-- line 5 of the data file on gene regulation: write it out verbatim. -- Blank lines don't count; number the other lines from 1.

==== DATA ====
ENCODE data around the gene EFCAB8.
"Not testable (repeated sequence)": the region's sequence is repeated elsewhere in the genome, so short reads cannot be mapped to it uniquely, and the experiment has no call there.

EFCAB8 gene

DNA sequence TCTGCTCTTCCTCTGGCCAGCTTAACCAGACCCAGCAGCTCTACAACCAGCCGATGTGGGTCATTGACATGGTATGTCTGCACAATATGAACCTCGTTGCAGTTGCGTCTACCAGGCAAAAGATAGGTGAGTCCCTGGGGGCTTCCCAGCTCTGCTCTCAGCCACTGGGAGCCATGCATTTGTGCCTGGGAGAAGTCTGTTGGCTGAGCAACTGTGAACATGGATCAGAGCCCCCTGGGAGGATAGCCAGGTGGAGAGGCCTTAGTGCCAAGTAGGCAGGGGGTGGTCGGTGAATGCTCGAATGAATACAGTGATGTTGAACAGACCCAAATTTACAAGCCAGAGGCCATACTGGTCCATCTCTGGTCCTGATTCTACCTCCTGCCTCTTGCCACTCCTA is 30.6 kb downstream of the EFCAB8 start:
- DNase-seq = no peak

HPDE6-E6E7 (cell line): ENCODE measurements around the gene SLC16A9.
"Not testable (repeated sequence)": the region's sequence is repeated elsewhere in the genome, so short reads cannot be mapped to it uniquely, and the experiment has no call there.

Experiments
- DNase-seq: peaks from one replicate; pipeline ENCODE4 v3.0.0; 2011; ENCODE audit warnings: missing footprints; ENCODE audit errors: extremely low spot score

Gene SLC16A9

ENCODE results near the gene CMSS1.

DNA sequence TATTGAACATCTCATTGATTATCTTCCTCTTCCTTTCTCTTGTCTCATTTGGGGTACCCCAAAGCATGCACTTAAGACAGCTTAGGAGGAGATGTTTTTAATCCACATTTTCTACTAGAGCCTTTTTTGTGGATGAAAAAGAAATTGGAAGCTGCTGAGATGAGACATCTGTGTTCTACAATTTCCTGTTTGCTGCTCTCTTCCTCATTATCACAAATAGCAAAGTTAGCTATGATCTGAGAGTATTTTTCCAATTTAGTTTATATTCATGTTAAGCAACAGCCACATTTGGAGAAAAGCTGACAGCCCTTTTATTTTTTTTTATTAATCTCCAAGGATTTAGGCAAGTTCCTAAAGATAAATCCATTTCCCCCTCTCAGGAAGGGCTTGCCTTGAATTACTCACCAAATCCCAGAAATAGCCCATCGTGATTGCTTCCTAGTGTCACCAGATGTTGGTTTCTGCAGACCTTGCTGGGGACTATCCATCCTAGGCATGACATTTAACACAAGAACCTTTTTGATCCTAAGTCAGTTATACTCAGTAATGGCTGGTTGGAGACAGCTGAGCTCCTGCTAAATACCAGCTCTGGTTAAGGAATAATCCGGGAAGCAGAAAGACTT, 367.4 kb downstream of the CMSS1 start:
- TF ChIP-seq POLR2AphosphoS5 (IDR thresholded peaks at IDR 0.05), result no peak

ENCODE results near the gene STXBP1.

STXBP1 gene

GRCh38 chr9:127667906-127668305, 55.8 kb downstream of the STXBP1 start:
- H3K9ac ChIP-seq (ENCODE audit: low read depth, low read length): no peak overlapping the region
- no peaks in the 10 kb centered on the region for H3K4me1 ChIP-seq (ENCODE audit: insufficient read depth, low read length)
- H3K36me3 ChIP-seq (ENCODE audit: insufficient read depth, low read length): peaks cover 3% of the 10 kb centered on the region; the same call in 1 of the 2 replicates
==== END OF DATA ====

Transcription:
- DNase-seq = no peak